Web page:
Nav: Home

Enormous genetic variation may shield tumors from treatment

November 09, 2015

The most rigorous genetic sequencing ever carried out on a single tumor reveals far greater genetic diversity among cancer cells than anticipated. Researchers from the University of Chicago and the Beijing Institute of Genomics estimate that the tumor, about 3.5 centimeters in diameter, contained more than 100 million distinct mutations within the coding regions of its genes--thousands of times more than expected.

The finding, published Nov. 9, 2015, in the Proceedings of the National Academy of Sciences, suggests that even microscopic tumors are likely to contain extremely high genetic diversity. With so much variation, even small tumors are likely to contain cells that may be able to resist standard post-surgical cancer treatment such as chemotherapy and radiation.

"With 100 million mutations, each capable of altering a protein in some way, there is a high probability that a significant minority of tumor cells will survive, even after aggressive treatment," said study director Chung-I Wu, PhD, professor of ecology and evolution at the University of Chicago. "In a setting with so much diversity, those cells could multiply to form new tumors, which would be resistant to standard treatments."

The high level of genetic variation also adds fuel to a long-running debate in evolutionary biology: Is evolution, at the DNA level, driven by selective Darwinian forces--the survival of the fittest? Or is there a role for random, or neutral, non-Darwinian changes--the persistence of the luckiest?

For this study, the researchers closely examined an ordinary tumor removed from a human liver. This hepatocellular carcinoma was slightly smaller than a ping-pong ball and contained more than a billion cells.

Scientists at the Beijing Institute of Genomics rigorously sampled nearly 300 regions from one slice of the tumor and sequenced or genotyped each one looking for genetic changes. When they analyzed their data, using modern population genetic theory, they came up with estimates for the whole tumor of more than 100 million coding-region mutations. That is far more mutations than one would expect, "by orders of magnitude," Wu said.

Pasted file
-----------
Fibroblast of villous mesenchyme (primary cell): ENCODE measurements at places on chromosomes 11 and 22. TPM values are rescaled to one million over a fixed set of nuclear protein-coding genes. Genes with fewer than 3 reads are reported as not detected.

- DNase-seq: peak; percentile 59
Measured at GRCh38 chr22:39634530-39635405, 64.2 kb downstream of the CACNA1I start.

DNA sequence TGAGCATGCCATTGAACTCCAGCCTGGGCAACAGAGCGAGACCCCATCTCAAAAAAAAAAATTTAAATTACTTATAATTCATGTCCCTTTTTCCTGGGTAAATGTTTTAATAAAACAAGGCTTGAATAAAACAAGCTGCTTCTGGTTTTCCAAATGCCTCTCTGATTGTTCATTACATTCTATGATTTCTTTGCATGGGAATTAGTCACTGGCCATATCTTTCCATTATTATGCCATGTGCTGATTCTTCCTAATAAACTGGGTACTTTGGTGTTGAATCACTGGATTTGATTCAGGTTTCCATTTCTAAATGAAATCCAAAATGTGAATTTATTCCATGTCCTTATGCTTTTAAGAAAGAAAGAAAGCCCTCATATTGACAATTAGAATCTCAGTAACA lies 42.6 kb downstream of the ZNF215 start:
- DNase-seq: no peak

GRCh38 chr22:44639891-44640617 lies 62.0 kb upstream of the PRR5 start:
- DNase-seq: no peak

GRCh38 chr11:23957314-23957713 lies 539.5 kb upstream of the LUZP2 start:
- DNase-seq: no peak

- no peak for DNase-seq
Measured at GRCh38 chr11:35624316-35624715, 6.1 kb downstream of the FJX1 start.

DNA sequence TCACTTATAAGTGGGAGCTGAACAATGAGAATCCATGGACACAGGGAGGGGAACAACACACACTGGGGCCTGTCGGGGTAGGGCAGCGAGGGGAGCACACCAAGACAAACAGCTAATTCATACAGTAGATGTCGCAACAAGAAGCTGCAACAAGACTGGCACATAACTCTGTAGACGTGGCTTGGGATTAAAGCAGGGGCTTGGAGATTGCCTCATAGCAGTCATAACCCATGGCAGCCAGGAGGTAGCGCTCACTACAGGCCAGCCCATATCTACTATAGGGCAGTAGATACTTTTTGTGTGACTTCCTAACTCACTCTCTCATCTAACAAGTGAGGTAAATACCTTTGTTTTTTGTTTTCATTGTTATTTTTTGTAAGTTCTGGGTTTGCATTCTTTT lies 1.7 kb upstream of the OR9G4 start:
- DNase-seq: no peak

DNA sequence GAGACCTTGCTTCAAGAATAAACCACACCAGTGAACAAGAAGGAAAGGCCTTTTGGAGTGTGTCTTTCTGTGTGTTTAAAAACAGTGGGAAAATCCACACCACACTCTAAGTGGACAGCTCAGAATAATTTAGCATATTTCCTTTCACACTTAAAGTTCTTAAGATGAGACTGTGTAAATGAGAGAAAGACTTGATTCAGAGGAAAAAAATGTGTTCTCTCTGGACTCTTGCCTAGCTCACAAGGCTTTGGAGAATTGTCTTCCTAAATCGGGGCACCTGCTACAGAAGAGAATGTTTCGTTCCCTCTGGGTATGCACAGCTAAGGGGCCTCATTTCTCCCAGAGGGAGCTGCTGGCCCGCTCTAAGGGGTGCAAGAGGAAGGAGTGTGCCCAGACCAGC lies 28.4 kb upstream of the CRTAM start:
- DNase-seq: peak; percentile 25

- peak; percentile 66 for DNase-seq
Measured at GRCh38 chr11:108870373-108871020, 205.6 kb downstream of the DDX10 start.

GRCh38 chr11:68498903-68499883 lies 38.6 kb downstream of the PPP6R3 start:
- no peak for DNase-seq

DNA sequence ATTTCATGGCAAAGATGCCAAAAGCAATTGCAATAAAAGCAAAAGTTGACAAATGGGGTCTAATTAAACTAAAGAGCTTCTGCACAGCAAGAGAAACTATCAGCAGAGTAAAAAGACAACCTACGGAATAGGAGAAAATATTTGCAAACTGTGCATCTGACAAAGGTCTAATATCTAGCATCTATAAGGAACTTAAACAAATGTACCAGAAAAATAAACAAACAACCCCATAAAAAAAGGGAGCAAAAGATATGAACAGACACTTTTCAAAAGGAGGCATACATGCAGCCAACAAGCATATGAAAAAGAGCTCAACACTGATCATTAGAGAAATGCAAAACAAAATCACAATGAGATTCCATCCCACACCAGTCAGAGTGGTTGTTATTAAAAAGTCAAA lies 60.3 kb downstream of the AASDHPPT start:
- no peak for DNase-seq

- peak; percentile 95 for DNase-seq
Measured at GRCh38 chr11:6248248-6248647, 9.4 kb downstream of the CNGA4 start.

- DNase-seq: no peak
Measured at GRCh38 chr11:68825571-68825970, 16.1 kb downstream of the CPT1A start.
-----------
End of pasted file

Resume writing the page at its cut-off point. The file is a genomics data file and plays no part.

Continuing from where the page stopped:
Such rapid and extensive generation of enormous diversity, way beyond what a Darwinian process would permit, makes the selectionism vs. neutralism debate of the 1980s "suddenly medically relevant," according to Wu. Until now, no one had probed a tumor so thoroughly. The prevailing notion was that tumors had from a few hundred up to 20,000 genetic alterations that were not present in the patient's healthy cells.

"Our study is the non-Darwinian process writ small, down to the cellular level," Wu said. "In the Darwinian struggle, there are--from the tumor's point of view--few beneficial mutations, meaning changes that give tumor cells a growth advantage." Over time, such good mutations would be expected to drive out the deleterious ones. That limits diversity. "When there are no such limits on genetic variation, however, mutations can emerge and apparently thrive," he said.

"This could potentially change how we think about tumor growth and spread, but the direct clinical implications of this study may not be obvious on the surface," said co-author medical oncologist Daniel Catenacci, MD, assistant professor of medicine at the University of Chicago.

The bulk of the mutations were in very low frequencies; 99 percent were found in fewer than 100 cells. Cells carrying these rare mutations were often in clumps. They were "competing mostly with themselves," according to the authors.

But drug treatment could remove those constraints. "It 'looses up' the population," they wrote, enabling "effective competition to occur."

"The presence of so many random mutations could present a problem to specifically targeted therapies," Catenacci said. "It almost guarantees that some cells will be resistant. But it also suggests that aggressive treatment could push tumor cells into a more Darwinian mode."

The study focused on just one exhaustively sampled tumor, but it raises important questions. Previous studies have found that patient survival decreases as genetic diversity within tumors increases. More mutations make drug resistance more likely. "The possibility of high intra-tumor diversity even in small tumors suggests a need to reevaluate treatment strategies," the authors conclude.
-end-